Ann Child Neurol Search


Ann Child Neurol > Volume 28(1); 2020 > Article
Ko, Shim, Kim, Kim, Kim, Hwang, Chae, Choi, Kim, and Lim: The Efficacy and Safety of Rituximab for the Treatment of Pediatric Autoimmune Neuroinflammatory Disorders at a Single Center



Rituximab is increasingly used as a second-line treatment of neuroinflammatory disorders to improve clinical outcomes in cases refractory to conventional immunotherapy and to reduce relapses. This study aimed to demonstrate the efficacy and safety of rituximab used for pediatric autoimmune neuroinflammatory disorders.


We retrospectively reviewed the medical records of 32 patients (median age, 8.5 years; range, 1.1 to 17.1; 23 girls) who received rituximab treatment at Seoul National University Children’s Hospital. The disease subgroups were anti-N-methyl-D-aspartate (NMDA) receptor (anti-NMDAR) encephalitis (n=11), opsoclonus-myoclonus ataxia syndrome (OMAS) (n=10), other suspected autoimmune encephalitis (n=5), neuromyelitis optica spectrum disorder (n=4), and chronic inflammatory demyelinating polyneuropathy (n=2). Efficacy was measured by modified Rankin Scale (mRS) scores at the initiation of rituximab administration, at 2 months after initiation, and at the last follow-up. A favorable clinical outcome was defined as an improvement of ≥2 in the mRS score or achievement of an mRS score ≤2. Safety was assessed by reviewing infusion-related adverse events and infectious complications, including progressive multifocal leukoencephalopathy.


Two months after the initiation of rituximab therapy, 21patients (65.6%) had a favorable response, while 26 (82.1%) had a favorable response at the last follow-up. Among the disease subgroups, anti-NMDAR encephalitis and OMAS showed especially good responses. Rituximab infusion-related adverse events were identified in nine patients (28.1%). All complications recovered spontaneously or with only symptomatic treatment.


Rituximab can be used safely for various pediatric autoimmune neuroinflammatory diseases. Rituximab is expected to improve clinical outcomes in pediatric patients with anti-NMDAR encephalitis and OMAS.


Rituximab is a chimeric monoclonal anti-CD20 antibody that induces B-cell depletion, resulting in a decrease in antibody-mediated immunity [1]. Since it was approved for treatment of non-Hodgkin’s B-cell lymphoma, the indications for use of rituximab have expanded to include diverse autoimmune disorders including rheumatoid arthritis, systemic lupus erythematosus, and nephrotic syndrome [2-5]. In neurology, the use of rituximab in a number of autoimmune neuroinflammatory disorders has increased significantly, including in multiple sclerosis, anti-N-methyl-D-aspartate (NMDA) receptor (anti-NMDAR) encephalitis, opsoclonus-myoclonus ataxia syndrome (OMAS), neuromyelitis optica spectrum disorder (NMOSD), myasthenia gravis (MG), and chronic inflammatory demyelinating polyneuropathy (CIDP) [6-12]. The purposes of rituximab use are either to induce short-term remission in refractory disorders (e.g., NMDAR encephalitis and OMAS) or to prevent the occurrence of relapses (e.g., NMOSD, MG, and CIDP) [8,9,13]. While there is accumulating evidence of the efficacy of rituximab, safety data, especially in pediatric patients, have been relatively scarce, except for one large cohort study, which reported a variety of adverse events related to rituximab including fever, chills, skin rash, headache, tachycardia, anemia, thrombocytopenia, and neutropenia [14]. We performed the present study to investigate the efficacy and safety of rituximab for pediatric autoimmune neuroinflammatory disorders.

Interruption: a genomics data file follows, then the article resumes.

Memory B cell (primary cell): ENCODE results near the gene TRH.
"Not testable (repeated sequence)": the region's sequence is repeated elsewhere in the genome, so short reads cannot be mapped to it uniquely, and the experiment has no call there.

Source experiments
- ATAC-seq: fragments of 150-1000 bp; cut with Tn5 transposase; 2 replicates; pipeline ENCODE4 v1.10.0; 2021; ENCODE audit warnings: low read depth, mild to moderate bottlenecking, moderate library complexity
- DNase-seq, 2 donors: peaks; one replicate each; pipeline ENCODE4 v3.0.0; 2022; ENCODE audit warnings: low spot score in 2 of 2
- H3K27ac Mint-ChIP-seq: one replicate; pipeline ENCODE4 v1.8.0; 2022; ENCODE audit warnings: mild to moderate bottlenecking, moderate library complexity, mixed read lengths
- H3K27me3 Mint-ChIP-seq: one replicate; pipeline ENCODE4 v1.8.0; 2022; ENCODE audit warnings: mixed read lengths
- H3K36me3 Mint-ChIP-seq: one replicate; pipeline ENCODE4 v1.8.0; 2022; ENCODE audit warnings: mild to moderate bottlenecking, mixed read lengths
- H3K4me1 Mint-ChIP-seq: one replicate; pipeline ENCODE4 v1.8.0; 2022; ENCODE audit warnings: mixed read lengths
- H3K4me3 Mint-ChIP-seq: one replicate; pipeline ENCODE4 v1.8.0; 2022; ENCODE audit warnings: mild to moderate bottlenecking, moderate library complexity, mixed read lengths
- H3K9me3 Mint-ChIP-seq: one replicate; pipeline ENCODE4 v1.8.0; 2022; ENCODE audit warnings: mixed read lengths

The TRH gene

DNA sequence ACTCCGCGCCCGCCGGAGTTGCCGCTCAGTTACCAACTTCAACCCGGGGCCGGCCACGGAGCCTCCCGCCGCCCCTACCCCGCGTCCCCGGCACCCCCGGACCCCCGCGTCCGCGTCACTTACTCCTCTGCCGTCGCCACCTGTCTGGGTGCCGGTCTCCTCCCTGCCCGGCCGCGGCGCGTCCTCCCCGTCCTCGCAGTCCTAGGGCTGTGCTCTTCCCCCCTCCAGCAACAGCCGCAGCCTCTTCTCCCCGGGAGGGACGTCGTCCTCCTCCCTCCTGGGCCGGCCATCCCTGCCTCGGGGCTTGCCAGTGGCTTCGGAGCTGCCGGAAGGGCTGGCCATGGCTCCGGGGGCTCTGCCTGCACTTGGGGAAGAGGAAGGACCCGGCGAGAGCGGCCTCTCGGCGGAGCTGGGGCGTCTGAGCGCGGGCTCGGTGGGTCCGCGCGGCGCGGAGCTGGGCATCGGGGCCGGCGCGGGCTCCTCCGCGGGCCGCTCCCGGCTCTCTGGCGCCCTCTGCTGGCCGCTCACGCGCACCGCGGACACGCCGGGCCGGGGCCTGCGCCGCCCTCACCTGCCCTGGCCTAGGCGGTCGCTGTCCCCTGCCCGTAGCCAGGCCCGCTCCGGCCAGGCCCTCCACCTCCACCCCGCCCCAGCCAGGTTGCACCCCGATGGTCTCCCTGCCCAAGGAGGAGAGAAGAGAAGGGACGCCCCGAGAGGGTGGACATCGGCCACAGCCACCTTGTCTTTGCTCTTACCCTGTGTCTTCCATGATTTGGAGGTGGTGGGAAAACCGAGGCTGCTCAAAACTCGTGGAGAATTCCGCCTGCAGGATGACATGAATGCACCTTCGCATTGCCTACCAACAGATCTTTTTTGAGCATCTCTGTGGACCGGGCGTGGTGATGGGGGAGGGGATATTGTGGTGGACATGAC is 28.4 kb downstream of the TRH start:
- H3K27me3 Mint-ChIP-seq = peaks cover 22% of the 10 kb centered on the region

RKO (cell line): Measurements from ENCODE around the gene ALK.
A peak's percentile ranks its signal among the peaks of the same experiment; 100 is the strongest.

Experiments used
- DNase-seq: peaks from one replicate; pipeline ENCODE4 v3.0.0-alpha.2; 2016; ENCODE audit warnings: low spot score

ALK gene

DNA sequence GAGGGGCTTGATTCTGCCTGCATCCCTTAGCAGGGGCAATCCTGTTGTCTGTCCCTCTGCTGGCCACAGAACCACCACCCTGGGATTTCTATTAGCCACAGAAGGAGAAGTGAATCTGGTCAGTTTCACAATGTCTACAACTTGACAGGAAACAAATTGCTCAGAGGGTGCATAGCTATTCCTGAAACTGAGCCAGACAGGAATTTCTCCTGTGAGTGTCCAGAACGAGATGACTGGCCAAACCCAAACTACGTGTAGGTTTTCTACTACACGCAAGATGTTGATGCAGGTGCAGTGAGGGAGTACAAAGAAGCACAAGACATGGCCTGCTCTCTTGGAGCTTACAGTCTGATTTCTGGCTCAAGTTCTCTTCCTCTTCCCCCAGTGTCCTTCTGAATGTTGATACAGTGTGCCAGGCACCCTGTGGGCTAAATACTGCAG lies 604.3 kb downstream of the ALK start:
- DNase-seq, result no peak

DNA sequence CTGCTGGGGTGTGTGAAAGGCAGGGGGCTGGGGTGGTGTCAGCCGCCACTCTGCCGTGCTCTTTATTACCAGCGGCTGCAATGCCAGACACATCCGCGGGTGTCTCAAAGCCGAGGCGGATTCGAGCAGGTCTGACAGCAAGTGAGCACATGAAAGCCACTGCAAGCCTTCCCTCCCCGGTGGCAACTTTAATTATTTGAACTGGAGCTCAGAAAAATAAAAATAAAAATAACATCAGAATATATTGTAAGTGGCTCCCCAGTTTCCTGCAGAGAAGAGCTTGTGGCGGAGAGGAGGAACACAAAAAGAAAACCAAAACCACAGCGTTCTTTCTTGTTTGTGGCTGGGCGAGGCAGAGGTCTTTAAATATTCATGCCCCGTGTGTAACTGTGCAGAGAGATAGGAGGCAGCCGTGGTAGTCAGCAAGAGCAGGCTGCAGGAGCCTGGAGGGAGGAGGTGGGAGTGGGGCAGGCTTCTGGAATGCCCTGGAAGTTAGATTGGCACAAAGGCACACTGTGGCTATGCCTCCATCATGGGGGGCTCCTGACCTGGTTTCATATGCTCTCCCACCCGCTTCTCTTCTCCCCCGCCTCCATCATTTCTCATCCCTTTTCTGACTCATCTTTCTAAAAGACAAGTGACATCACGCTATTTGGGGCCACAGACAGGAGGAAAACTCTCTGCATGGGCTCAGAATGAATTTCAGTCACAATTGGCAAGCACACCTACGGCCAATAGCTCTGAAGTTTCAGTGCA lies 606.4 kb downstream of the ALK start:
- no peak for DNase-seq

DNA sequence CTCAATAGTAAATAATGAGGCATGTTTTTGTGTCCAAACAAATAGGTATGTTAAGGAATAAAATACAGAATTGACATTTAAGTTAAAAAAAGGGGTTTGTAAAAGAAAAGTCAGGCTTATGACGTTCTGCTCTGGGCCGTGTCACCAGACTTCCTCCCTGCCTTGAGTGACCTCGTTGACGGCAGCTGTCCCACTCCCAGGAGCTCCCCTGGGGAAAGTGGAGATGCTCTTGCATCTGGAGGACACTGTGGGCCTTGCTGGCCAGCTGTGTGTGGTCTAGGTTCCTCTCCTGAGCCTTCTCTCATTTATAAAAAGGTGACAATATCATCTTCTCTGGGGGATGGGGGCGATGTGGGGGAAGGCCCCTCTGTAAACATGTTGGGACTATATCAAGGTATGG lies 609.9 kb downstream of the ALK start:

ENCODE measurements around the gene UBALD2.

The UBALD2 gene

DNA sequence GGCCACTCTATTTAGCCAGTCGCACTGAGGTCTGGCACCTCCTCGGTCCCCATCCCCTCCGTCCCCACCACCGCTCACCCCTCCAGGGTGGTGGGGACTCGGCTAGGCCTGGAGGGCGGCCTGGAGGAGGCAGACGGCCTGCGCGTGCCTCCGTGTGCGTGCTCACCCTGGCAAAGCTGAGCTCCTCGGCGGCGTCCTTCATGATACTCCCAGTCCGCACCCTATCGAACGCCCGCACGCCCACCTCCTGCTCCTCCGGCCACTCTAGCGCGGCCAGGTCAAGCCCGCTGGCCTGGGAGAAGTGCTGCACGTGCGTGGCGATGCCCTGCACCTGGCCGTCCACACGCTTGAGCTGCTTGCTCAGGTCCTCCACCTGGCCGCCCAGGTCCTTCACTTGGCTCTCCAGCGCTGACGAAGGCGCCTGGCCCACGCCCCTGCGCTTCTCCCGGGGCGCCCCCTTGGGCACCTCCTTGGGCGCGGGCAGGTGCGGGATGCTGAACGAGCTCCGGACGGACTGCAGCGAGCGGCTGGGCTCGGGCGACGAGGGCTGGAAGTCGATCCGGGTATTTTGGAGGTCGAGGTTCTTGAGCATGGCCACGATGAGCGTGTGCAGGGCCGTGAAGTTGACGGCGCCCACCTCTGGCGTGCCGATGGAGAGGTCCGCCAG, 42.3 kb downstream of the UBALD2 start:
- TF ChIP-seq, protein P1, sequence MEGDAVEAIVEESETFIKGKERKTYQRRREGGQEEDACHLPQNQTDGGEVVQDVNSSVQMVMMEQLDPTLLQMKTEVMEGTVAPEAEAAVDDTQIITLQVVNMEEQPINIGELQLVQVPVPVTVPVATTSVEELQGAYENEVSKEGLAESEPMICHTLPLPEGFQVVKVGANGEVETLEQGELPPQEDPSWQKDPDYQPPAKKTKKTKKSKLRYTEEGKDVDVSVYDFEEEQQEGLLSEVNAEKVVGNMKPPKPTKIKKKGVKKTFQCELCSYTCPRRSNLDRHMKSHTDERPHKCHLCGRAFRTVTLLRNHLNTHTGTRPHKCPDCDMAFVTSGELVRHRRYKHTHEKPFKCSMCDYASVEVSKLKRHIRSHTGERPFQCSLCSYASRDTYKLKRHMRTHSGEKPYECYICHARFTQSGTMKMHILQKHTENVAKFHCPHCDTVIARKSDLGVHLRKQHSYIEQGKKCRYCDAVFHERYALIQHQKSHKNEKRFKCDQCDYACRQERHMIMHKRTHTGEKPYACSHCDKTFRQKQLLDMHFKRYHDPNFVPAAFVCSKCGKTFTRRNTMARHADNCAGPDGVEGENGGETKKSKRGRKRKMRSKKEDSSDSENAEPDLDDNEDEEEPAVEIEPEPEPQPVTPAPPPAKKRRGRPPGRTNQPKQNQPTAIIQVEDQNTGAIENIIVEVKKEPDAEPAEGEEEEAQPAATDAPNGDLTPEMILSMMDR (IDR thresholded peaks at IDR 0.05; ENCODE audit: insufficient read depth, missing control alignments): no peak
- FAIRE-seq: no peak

Materials and Methods

1. Study population

We collected a list of patients who received rituximab treatment at Seoul National University Children’s Hospital between January 1, 2009 and December 31, 2018. From these 104 patients treated with rituximab, we selected 32 patients with autoimmune neuroinflammatory disorders including anti-NMDAR encephalitis, OMAS, other suspected autoimmune encephalitis, NMOSD, and CIDP. The definition of each subgroup is provided in Supplementary Table 1 [15-18]. This study was approved by the Institutional Review Board of Seoul National University Hospital (IRB no. H-1911-201-1086). Written informed consents from patients were waived due to a retrospective nature of the study.

2. Analysis of clinical variables and laboratory data

Clinical variables (demographic data, age at onset, diagnosis, first-line treatment, age at rituximab administration, and intensive care unit admission) were collected from the medical records. The complete blood count was analyzed to evaluate hematologic adverse events.

3. Rituximab treatment protocol

All patients received first-line treatment including corticosteroid, intravenous immunoglobulin (IVIG), or plasmapheresis. The dose and treatment duration of each first-line immunotherapy are listed in Supplementary Table 2. Rituximab was administered to patients who showed a refractory (NMDAR encephalitis, OMAS, and other suspected encephalitis) or recurrent clinical course (NMOSD and CIDP) after first-line immunotherapy. The treatment protocol consisted of 4 weekly rituximab infusions over 1 month. The dose of rituximab at each infusion was 375 mg/m2 (maximum 500 mg). All patients received prophylactic medications 30 minutes before rituximab infusion: oral acetaminophen (10 mg/kg), intravenous pheniramine (0.1 mg/kg, maximum 4 mg), and intravenous hydrocortisone (4 mg/kg, maximum 100 mg). The CD19+ cell count was measured before and after the four rituximab infusions. The decision whether to add additional rituximab infusion after one cycle of treatment was made on a clinical basis.